12). Confidentiality: Take the lessons, Leave the detailsFreedom to be vulnerable and real without fear of gossip, shame, and humiliation, is conducive to a healing environment. It is important to respect one’s sovereignty to tell their own story.

These community agreements are a product of years of organizing and activism. Inspiration was also derived from Allied Media Conference’s Healing Justice Portal Agreements, SOUL Flow Oakland, CLOUD 9, Nawabu, APTP’s Healing Justice Manual.

Follow up Questions:

What agreements would you like to add to feel safe in this space and be able to show up fully in your authenticity?

Which of these are easy for you to practice or embody?

And which of these might be difficult for you today or do you have questions about?

Definitions on “Scale of Conflict”

derived from Adrienne Marie Brown’s : We Will Not Cancel Us

ABUSE: behaviors (physical, emotional, economic, sexual, and many more) intended to gain, exert, and maintain power over another person or in a group. When abuse is present, professional support, space, and boundaries are needed.

CONFLICT: disagreement, difference, or argument between two or more people. Can be personal, political, structural. There may be power differences, and there will most likely be dynamics of privilege and oppression at play. Conflicts can be direct and named, or indirect and felt. Conflicts rooted in genuine differences are rarely resolved quickly and easily. Conflicts can be held in relationship and/or groups through naming both the differences and the impact of the differences, facing the roots of the issues, and honest conversation, especially supported conversation such as mediation.

HARM: the suffering, loss, pain, and impact that can occur both in conflict and in instances of abuse, as well as in misunderstandings steeped in differences of life experience, opinion, or needs. Harm is what needs healing working with individual healers, therapists, and in community to understand where the hurt is and what it would look like to not be ruled by it.

CRITIQUE: an analysis or assessment of someone’s work or practices. Critique ideally helps us grow collectively by detailed engagement with what comes into the public sphere as writing, creation, behavior. Critiques can help us grow and transform that which can be shaped (though I am not interested in critiques centered on aspects of people that they do not control and can’t change). Critique doesn’t need resolution but acceptance and discernment-you won’t please everyone, take what can grow you and keep it moving. Critiques are part of how we sharpen each other.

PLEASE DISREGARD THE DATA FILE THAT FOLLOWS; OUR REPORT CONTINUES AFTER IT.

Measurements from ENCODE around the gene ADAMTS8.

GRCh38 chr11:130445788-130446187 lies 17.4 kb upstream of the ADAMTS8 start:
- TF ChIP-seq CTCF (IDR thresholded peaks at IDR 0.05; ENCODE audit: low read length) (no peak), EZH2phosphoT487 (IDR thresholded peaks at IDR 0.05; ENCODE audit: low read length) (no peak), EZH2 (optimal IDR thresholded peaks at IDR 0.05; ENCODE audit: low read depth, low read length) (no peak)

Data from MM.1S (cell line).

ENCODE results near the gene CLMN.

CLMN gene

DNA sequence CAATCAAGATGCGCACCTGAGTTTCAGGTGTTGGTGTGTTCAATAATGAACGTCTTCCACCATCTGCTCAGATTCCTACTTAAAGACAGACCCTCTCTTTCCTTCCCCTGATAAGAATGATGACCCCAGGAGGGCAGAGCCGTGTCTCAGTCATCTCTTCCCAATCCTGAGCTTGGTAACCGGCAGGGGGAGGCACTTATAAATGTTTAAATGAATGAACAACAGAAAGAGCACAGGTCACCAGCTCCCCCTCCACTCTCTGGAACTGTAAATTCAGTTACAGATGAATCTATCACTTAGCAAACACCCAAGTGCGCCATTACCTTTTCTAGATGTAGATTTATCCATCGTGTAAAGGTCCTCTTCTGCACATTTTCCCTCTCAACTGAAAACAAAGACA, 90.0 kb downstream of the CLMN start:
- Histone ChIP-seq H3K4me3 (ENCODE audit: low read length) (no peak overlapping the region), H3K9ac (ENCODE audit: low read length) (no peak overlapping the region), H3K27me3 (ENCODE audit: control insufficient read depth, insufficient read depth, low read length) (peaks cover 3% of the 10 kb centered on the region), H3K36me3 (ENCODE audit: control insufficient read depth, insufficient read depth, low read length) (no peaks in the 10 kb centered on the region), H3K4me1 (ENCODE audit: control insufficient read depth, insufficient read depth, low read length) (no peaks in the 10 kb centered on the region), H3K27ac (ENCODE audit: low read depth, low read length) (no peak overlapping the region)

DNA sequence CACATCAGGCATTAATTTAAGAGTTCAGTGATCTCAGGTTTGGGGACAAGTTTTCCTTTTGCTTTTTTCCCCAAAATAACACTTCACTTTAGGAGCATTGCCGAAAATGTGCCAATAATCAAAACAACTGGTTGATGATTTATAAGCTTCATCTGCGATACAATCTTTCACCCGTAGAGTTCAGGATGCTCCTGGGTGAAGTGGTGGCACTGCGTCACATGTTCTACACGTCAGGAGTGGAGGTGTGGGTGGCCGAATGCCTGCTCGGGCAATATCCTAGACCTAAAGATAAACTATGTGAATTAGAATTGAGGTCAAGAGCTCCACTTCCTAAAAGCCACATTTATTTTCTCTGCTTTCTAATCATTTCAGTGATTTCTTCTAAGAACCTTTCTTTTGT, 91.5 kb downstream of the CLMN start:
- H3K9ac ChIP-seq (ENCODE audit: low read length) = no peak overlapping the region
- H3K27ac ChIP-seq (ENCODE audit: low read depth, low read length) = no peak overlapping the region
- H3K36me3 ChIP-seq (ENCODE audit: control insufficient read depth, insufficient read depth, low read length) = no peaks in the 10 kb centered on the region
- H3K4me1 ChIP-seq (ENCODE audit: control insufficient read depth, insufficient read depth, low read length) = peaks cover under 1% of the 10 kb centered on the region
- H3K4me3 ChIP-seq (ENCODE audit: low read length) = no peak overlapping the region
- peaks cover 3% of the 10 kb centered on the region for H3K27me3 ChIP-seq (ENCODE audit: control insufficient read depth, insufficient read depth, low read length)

CONTRADICTION: the presence of ideas, beliefs, or aspects of a situation that are opposed to one another. Movements are often tense with the contradiction between what we believe and are fighting for and what we feel we must practice to navigate current conditions. One example of a common contradiction in movements is our belief in climate catastrophe and environmental justice, while still believing that we need to come together physically in ways that entail massive amounts of plane rides, high levels of waste at gatherings, and unclear protocols around recycling, composting, not using plastic, and other basic environmental practices.
Another contradiction is to be an abolitionist but call for the arrest of those who hurt us. Contradictions can be handled by widening our perspective, acknowledging that these oppositional truths co-exist

MISUNDERSTANDING: incorrectly interpreting or not understanding what is being communicated. Something that can be resolved through a clarifying conversation, and if not addressed, can fester into conflict.

MISTAKES: when someone straight up messes up. Says something offensive or triggering, mishandles a situation, is dishonest, has a negative impact in spite of positive intentions, or doesn’t think something through. Mistakes can be resolved with an authentic, informed apology.